7. So… Tina… you need the government to decide what is right and what is wrong an to criminally penalize someone when they make a questionable decision? There are sexual predators now, and there have always been sexual predators. The difference now is that everyone that is caught is extremely well publicized and many that are charge and publicized are later acquitted or the charges are dismissed. We hear about it more, but I doubt it is happening more than it used to happen. But, that is besides the point. The point is, the government is not here to legislate your morality or give you parenting advice. The government should set the floor, not the ceiling.

  8. Everyone will have an opinion. Of course no numerical age can say yea or nay to prove acceptable maturity/IQ/experience of the child, for context does matter where situations of time, place, weather, etc. must be factored in. The parent’s job or circumstance is not a factor, just the safety of the child.
    Once something does happen, then the proof is in the pudding, so to speak. The law is there to protect children, not police parents. If there is question or reasonable doubt even without harm happening, then let there be an investigation, warning or charge.
    Nothing trumps the safety of a child. A citizen or policeman can not walk away from an unsupervised child of any age if there is reason to believe the child is in danger.
    No agency is going to give prior approval that it is OK to leave your child alone anywhere, anytime, but rather, declare it is the responsibility of the parent to determine that and then to be held accountable.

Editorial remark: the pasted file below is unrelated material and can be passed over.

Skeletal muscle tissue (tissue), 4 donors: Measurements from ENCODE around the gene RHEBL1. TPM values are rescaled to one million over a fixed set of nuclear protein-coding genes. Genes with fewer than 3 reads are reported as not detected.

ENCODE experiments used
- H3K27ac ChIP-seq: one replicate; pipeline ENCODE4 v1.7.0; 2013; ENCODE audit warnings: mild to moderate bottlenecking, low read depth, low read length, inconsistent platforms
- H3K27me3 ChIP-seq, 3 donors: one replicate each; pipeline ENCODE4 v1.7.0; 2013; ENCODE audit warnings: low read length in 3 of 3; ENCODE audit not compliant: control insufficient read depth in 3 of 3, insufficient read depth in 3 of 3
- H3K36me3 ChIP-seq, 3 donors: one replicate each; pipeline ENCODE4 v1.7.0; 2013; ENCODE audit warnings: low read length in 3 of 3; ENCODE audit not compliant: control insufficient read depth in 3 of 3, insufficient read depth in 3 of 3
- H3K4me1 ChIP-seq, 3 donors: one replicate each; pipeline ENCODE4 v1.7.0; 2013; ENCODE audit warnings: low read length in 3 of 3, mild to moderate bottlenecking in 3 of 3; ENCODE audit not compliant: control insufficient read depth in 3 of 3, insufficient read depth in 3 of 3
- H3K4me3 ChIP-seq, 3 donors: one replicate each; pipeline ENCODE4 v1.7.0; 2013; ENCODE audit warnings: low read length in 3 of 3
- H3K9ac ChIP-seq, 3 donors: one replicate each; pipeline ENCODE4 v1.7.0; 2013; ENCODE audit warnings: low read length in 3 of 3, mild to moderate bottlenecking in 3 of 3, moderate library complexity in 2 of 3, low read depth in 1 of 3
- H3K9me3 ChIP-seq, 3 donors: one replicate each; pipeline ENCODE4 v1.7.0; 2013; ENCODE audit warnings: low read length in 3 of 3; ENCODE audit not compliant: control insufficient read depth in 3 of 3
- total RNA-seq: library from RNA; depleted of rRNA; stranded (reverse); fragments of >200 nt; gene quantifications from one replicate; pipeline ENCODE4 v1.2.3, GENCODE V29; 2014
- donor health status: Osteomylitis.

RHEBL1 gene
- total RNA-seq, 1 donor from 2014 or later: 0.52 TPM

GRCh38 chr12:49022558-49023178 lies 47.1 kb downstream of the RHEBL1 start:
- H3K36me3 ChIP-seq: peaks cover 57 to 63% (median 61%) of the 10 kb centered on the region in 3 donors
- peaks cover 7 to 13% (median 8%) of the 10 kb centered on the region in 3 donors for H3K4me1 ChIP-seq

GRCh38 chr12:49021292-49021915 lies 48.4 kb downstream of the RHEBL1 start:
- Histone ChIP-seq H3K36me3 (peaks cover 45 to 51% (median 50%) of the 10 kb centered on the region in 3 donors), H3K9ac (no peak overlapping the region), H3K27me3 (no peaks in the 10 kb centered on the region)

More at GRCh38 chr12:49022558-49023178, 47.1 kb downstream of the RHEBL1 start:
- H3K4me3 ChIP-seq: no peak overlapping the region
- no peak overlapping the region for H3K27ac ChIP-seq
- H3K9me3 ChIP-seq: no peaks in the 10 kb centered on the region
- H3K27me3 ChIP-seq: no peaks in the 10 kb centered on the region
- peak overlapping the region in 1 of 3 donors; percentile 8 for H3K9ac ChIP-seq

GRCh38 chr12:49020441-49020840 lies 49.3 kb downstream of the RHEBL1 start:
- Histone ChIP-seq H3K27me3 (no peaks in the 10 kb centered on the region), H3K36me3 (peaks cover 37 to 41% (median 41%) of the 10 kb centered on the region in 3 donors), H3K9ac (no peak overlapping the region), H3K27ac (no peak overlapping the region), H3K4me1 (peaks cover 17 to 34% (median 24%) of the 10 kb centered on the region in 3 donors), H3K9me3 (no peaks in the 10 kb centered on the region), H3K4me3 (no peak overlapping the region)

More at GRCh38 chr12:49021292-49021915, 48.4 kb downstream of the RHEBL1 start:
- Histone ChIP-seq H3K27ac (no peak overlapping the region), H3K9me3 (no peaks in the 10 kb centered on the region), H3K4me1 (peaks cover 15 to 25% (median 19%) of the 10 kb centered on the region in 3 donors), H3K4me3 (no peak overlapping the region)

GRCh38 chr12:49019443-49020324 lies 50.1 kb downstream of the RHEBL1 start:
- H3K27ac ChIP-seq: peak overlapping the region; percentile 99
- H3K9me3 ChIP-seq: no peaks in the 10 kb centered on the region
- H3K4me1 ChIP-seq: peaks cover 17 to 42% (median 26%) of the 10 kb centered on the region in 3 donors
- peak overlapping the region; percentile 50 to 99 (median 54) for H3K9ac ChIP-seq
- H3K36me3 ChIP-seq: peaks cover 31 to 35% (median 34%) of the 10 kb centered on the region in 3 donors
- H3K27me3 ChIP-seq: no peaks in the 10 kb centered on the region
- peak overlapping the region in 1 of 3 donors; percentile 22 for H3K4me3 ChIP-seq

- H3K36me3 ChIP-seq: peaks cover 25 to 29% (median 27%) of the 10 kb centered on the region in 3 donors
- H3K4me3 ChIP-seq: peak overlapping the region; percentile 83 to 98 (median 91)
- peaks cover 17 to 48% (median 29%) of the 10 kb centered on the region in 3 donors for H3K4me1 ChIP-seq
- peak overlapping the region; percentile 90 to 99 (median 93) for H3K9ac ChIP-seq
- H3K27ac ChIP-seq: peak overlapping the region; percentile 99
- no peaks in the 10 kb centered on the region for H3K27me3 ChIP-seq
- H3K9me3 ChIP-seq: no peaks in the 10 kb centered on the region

If pushed, public pools and parks might post “Children must be accompanied” signs, which makes it clear, but then, what about letting kids just go play in the woods are neighborhood?
    The burden of parenting is on the parent, not the government. Don’t let your child come to harm is the rule. Common sense of the parent will have to be weighed by concerned citizens, police and courts. There is NO age to license. There is no age that relieves the parent of responsibility.

  9. The vast majority of children who are victimized are the victims of family members or close friends. This AB Honor Roll student was left in her neighborhood park, where she felt extremely safe. We can’t teach our children a better lesson than the world, despite all of the horrible news we are exposed to, is actually a reasonably safe place. This child was safer out in the park, in my opinion, than she would have been left locked in the apartment with strict instructions to not answer the door, etc., and sitting in fear of every creak that occurred. The State traumatized the kid way more by arresting her Mom and placing the kid in foster care for a while.

    • I completely agree, Rebecca Green. And for the state to think that a child would be better off in foster care than with a loving parent who lets her play at the park alone…it completely boggles my mind. Now, how do we change these laws back to their 1970s state? Write to state legislators? I hardly know any parents who haven’t left their school-aged children alone for at least brief periods of time. Could the state seize any of those kids? It’s terrifying.